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T1 - Deep enteroscopy with a conventional colonoscope

T2 - Initial multicenter study by using a through-the-scope balloon catheter system

AU - Ali, Rabia

AU - Wild, Daniel

AU - Shieh, Frederick

AU - Diehl, David L.

AU - Fischer, Monika

AU - Tamura, Wataru

AU - Rubin, David T.

AU - Kumbhari, Vivek

AU - Okolo, Patrick

AU - Storm, Andrew

AU - Halpern, Zamir

AU - Neumann, Helmut

AU - Khara, Harshit S.

AU - Pochapin, Mark B.

AU - Gross, Seth A.

PY - 2015/11/1

Y1 - 2015/11/1

N2 - Background and Aims The advent of capsule endoscopy has revolutionized evaluation of the small bowel. Capsule endoscopy has become the criterion standard as the initial examination to diagnose small-bowel abnormalities, but does not allow for tissue sampling or therapeutic intervention. Deep enteroscopy can be performed by using a balloon-assisted device or a spiral overtube for both diagnostic and therapeutic interventions of the small bowel. Deep enteroscopy is time-consuming and requires special endoscopes and accessories to perform the examination. We studied a novel through-the-scope balloon catheter system used for deep enteroscopy that uses a conventional colonoscope and standard accessories. Methods We performed a 9-center, retrospective study using a novel TTS balloon system for small-bowel evaluation. The new through-the-scope device is an on-demand balloon catheter that is inserted through the instrument channel of a standard colonoscope and enables deep advancement into the small bowel in either the anterograde or retrograde approach. It consists of a balloon inflation/deflation system and a single-use balloon catheter designed for anchoring in the small bowel. The balloon is inflated to an anchoring pressure in the small intestine, and a repetitive push-pull technique is performed, with the endoscope sliding over the guiding catheter to the inflated balloon. The catheter may be removed and reinserted to allow for therapeutic intervention while maintaining the endoscope position. Results A total of 98 patients were included; 52% were male, and the mean age was 55 years old (range 15-94 years). Indications included abdominal pain, iron-deficiency anemia, occult GI bleeding, diarrhea, abnormal capsule endoscopy, weight loss, protein losing enteropathy, retained foreign body, altered anatomy ERCP, and small-bowel strictures. Anterograde enteroscopy was performed in 65 patients. The average depth of insertion was 158 cm (range 50-350 cm) from the pylorus. Retrograde enteroscopy was performed in 33 cases. The average depth of insertion was 89 cm (range 20-150 cm) beyond the ileocecal valve. Overall, diagnostic yield was 44%. The average advancement time for the anterograde and retrograde enteroscopy cases was 15.5 minutes. There were no procedural adverse outcomes reported in the 98 cases. Conclusions The TTS advancing balloon is a safe and effective way to perform deep enteroscopy by using a conventional colonoscope without the need for an overtube. Procedure time is shorter than that of other forms of deep enteroscopy. Diagnostic yield and depth of insertion are on par with other forms of deep enteroscopy. This is the largest reported study using this novel technology to diagnose and treat small-bowel disease.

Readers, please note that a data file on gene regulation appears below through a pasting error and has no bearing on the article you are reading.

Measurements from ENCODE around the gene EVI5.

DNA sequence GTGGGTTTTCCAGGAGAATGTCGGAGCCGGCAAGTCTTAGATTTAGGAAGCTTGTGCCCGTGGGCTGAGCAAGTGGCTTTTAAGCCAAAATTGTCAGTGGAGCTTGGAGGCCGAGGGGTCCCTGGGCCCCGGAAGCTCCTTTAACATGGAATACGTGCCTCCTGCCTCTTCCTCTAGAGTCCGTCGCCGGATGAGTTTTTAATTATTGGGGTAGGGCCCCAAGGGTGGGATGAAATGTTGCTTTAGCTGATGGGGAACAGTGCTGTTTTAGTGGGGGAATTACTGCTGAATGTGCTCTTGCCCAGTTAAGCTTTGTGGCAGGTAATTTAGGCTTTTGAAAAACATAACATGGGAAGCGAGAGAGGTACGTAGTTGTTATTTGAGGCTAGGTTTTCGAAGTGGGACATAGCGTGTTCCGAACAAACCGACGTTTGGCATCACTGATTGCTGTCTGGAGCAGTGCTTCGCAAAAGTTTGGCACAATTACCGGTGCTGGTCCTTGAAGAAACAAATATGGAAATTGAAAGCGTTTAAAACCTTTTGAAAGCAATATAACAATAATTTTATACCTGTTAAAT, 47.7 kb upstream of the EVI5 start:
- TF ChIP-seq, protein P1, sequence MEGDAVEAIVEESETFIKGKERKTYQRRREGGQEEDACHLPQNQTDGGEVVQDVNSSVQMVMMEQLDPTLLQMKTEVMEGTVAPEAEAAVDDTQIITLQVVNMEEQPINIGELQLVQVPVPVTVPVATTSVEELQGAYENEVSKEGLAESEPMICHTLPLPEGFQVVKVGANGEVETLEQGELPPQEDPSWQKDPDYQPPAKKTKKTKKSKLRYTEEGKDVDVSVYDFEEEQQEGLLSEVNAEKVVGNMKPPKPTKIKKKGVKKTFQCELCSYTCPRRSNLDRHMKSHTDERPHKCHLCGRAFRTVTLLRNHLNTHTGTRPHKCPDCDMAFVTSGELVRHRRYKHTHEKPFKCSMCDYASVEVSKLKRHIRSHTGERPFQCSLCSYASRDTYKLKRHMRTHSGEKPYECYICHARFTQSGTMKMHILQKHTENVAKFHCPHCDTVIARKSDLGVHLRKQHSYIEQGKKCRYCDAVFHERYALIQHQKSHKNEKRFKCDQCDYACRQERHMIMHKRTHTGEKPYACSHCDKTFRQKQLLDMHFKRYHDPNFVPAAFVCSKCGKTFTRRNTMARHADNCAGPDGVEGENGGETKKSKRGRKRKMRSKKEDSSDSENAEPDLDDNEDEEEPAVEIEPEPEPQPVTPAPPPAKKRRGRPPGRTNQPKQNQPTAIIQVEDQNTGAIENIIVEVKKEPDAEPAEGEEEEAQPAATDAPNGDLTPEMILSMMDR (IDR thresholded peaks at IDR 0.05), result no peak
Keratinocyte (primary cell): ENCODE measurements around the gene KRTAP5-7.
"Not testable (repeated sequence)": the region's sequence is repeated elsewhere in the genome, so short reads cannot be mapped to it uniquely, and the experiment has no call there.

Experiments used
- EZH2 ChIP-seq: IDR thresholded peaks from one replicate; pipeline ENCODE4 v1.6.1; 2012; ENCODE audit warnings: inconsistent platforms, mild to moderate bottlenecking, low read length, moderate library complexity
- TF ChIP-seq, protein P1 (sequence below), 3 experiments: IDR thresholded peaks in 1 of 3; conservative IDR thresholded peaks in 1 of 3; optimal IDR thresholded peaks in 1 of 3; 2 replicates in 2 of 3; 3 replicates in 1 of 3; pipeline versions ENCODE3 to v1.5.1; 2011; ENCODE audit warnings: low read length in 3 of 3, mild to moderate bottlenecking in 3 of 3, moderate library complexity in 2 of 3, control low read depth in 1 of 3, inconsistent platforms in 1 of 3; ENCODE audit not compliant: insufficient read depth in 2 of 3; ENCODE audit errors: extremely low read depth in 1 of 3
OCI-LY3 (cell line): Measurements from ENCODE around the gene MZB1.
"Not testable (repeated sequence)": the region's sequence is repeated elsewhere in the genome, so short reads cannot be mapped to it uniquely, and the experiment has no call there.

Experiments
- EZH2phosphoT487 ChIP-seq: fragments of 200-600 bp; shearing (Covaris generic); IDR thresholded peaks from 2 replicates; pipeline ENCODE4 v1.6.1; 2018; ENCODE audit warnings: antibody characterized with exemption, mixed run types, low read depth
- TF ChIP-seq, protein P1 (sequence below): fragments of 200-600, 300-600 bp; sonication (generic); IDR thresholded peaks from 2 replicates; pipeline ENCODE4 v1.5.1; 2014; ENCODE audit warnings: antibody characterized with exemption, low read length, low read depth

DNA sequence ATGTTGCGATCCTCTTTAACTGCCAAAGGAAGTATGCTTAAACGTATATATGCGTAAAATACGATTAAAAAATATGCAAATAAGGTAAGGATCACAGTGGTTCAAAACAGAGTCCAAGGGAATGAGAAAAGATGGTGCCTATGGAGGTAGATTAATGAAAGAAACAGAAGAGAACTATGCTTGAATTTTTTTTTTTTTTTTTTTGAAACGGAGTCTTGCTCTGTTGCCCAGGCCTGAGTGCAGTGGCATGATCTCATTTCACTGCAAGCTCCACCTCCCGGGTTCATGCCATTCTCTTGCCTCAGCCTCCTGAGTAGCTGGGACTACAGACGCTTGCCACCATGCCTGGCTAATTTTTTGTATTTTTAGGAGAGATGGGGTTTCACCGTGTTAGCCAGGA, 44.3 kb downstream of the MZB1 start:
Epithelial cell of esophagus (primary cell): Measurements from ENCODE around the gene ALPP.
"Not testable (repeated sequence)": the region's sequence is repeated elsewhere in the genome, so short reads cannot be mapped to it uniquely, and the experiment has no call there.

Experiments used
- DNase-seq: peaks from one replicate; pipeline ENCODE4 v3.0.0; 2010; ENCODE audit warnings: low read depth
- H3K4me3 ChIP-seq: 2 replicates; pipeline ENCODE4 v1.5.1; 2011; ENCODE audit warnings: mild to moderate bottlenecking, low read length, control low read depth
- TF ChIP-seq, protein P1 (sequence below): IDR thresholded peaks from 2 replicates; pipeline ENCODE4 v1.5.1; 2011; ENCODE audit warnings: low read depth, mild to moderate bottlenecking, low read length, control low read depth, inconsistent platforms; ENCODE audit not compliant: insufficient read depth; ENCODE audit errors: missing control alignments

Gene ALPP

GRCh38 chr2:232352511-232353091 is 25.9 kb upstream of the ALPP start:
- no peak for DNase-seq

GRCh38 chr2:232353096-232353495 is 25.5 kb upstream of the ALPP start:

AB - Background and Aims The advent of capsule endoscopy has revolutionized evaluation of the small bowel. Capsule endoscopy has become the criterion standard as the initial examination to diagnose small-bowel abnormalities, but does not allow for tissue sampling or therapeutic intervention. Deep enteroscopy can be performed by using a balloon-assisted device or a spiral overtube for both diagnostic and therapeutic interventions of the small bowel. Deep enteroscopy is time-consuming and requires special endoscopes and accessories to perform the examination. We studied a novel through-the-scope balloon catheter system used for deep enteroscopy that uses a conventional colonoscope and standard accessories. Methods We performed a 9-center, retrospective study using a novel TTS balloon system for small-bowel evaluation. The new through-the-scope device is an on-demand balloon catheter that is inserted through the instrument channel of a standard colonoscope and enables deep advancement into the small bowel in either the anterograde or retrograde approach. It consists of a balloon inflation/deflation system and a single-use balloon catheter designed for anchoring in the small bowel. The balloon is inflated to an anchoring pressure in the small intestine, and a repetitive push-pull technique is performed, with the endoscope sliding over the guiding catheter to the inflated balloon. The catheter may be removed and reinserted to allow for therapeutic intervention while maintaining the endoscope position. Results A total of 98 patients were included; 52% were male, and the mean age was 55 years old (range 15-94 years). Indications included abdominal pain, iron-deficiency anemia, occult GI bleeding, diarrhea, abnormal capsule endoscopy, weight loss, protein losing enteropathy, retained foreign body, altered anatomy ERCP, and small-bowel strictures. Anterograde enteroscopy was performed in 65 patients. The average depth of insertion was 158 cm (range 50-350 cm) from the pylorus. Retrograde enteroscopy was performed in 33 cases. The average depth of insertion was 89 cm (range 20-150 cm) beyond the ileocecal valve. Overall, diagnostic yield was 44%. The average advancement time for the anterograde and retrograde enteroscopy cases was 15.5 minutes. There were no procedural adverse outcomes reported in the 98 cases. Conclusions The TTS advancing balloon is a safe and effective way to perform deep enteroscopy by using a conventional colonoscope without the need for an overtube. Procedure time is shorter than that of other forms of deep enteroscopy. Diagnostic yield and depth of insertion are on par with other forms of deep enteroscopy. This is the largest reported study using this novel technology to diagnose and treat small-bowel disease.